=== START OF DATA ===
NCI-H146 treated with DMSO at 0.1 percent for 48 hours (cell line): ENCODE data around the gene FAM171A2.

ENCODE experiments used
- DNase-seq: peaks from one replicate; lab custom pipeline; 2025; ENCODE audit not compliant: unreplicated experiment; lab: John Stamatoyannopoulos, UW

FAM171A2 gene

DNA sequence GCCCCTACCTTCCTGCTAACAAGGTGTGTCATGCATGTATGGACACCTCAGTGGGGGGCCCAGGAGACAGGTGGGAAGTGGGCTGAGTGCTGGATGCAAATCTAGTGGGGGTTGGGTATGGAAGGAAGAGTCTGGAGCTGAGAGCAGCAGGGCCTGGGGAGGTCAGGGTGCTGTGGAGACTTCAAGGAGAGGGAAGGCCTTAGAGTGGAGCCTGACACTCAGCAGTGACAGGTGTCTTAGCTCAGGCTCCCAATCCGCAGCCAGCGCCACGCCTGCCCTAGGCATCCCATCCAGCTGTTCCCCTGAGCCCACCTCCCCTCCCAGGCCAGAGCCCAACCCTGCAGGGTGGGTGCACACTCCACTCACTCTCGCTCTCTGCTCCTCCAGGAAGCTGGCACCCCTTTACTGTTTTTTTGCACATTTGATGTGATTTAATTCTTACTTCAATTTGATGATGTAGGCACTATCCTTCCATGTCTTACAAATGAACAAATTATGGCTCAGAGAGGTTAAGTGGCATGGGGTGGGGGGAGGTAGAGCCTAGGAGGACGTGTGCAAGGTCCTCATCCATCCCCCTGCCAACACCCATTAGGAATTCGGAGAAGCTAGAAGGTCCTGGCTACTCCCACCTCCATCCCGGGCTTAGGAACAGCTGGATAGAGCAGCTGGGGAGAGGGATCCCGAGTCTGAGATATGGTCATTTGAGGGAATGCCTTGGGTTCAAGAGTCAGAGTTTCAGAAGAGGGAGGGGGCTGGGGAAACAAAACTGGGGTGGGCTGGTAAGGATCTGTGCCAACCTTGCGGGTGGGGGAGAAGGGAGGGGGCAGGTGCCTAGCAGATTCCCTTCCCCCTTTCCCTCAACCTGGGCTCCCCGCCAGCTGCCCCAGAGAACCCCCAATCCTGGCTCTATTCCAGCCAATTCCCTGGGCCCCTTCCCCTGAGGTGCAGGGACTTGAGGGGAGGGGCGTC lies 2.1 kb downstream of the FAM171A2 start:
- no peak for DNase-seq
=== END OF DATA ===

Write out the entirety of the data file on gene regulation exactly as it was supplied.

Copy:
NCI-H146 treated with DMSO at 0.1 percent for 48 hours (cell line): ENCODE data around the gene FAM171A2.

ENCODE experiments used
- DNase-seq: peaks from one replicate; lab custom pipeline; 2025; ENCODE audit not compliant: unreplicated experiment; lab: John Stamatoyannopoulos, UW

FAM171A2 gene

DNA sequence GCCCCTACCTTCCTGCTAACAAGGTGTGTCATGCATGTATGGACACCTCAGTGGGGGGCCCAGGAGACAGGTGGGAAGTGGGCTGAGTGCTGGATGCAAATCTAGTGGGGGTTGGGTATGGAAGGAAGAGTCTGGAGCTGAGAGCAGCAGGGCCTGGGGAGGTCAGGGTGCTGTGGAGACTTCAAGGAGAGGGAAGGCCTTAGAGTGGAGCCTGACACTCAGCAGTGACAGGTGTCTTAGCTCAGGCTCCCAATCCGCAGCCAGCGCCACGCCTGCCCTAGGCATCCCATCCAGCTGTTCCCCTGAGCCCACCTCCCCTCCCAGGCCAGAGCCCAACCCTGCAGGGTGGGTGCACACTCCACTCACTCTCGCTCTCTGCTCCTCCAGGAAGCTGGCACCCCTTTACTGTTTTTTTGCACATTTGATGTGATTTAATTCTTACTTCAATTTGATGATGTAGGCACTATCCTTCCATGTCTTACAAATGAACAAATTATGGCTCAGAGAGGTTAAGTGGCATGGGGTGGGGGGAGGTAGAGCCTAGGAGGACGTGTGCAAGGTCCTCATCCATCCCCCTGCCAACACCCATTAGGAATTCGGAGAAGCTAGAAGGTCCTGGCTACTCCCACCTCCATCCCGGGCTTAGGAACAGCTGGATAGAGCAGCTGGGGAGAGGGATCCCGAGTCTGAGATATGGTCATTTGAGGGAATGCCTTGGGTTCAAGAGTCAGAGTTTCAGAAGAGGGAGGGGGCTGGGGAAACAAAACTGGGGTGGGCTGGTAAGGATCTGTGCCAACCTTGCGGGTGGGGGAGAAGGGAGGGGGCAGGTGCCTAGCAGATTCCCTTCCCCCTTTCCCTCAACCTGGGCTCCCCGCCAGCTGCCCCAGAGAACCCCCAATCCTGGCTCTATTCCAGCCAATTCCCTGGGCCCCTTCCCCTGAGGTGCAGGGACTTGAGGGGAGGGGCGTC lies 2.1 kb downstream of the FAM171A2 start:
- no peak for DNase-seq